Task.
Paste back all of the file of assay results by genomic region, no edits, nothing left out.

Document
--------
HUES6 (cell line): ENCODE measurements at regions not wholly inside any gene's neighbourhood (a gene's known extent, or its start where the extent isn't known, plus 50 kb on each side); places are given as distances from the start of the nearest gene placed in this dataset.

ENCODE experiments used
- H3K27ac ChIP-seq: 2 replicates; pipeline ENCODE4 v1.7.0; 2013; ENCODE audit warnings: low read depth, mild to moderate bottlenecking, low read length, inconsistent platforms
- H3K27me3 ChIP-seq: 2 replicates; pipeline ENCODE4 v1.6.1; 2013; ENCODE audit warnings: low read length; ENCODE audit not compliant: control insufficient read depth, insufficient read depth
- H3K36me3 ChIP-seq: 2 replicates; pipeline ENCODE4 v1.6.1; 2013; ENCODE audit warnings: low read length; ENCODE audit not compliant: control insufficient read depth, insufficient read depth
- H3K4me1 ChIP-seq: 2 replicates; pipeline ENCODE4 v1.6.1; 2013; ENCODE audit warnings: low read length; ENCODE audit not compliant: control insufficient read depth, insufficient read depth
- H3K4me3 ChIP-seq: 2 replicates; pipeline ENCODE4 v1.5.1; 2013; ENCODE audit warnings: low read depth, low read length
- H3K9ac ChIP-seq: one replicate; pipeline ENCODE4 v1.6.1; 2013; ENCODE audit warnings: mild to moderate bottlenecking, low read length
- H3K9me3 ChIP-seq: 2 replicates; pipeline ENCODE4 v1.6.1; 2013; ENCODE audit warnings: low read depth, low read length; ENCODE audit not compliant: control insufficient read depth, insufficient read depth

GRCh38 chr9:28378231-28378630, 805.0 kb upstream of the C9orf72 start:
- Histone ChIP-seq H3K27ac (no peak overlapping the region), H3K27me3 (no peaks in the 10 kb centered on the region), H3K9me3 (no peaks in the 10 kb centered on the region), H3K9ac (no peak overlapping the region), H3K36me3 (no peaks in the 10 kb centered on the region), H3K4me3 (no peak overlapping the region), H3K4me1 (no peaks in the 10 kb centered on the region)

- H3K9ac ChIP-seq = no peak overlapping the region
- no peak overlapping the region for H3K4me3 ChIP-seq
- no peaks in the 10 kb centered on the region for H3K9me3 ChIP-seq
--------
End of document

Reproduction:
HUES6 (cell line): ENCODE measurements at regions not wholly inside any gene's neighbourhood (a gene's known extent, or its start where the extent isn't known, plus 50 kb on each side); places are given as distances from the start of the nearest gene placed in this dataset.

ENCODE experiments used
- H3K27ac ChIP-seq: 2 replicates; pipeline ENCODE4 v1.7.0; 2013; ENCODE audit warnings: low read depth, mild to moderate bottlenecking, low read length, inconsistent platforms
- H3K27me3 ChIP-seq: 2 replicates; pipeline ENCODE4 v1.6.1; 2013; ENCODE audit warnings: low read length; ENCODE audit not compliant: control insufficient read depth, insufficient read depth
- H3K36me3 ChIP-seq: 2 replicates; pipeline ENCODE4 v1.6.1; 2013; ENCODE audit warnings: low read length; ENCODE audit not compliant: control insufficient read depth, insufficient read depth
- H3K4me1 ChIP-seq: 2 replicates; pipeline ENCODE4 v1.6.1; 2013; ENCODE audit warnings: low read length; ENCODE audit not compliant: control insufficient read depth, insufficient read depth
- H3K4me3 ChIP-seq: 2 replicates; pipeline ENCODE4 v1.5.1; 2013; ENCODE audit warnings: low read depth, low read length
- H3K9ac ChIP-seq: one replicate; pipeline ENCODE4 v1.6.1; 2013; ENCODE audit warnings: mild to moderate bottlenecking, low read length
- H3K9me3 ChIP-seq: 2 replicates; pipeline ENCODE4 v1.6.1; 2013; ENCODE audit warnings: low read depth, low read length; ENCODE audit not compliant: control insufficient read depth, insufficient read depth

GRCh38 chr9:28378231-28378630, 805.0 kb upstream of the C9orf72 start:
- Histone ChIP-seq H3K27ac (no peak overlapping the region), H3K27me3 (no peaks in the 10 kb centered on the region), H3K9me3 (no peaks in the 10 kb centered on the region), H3K9ac (no peak overlapping the region), H3K36me3 (no peaks in the 10 kb centered on the region), H3K4me3 (no peak overlapping the region), H3K4me1 (no peaks in the 10 kb centered on the region)

- H3K9ac ChIP-seq = no peak overlapping the region
- no peak overlapping the region for H3K4me3 ChIP-seq
- no peaks in the 10 kb centered on the region for H3K9me3 ChIP-seq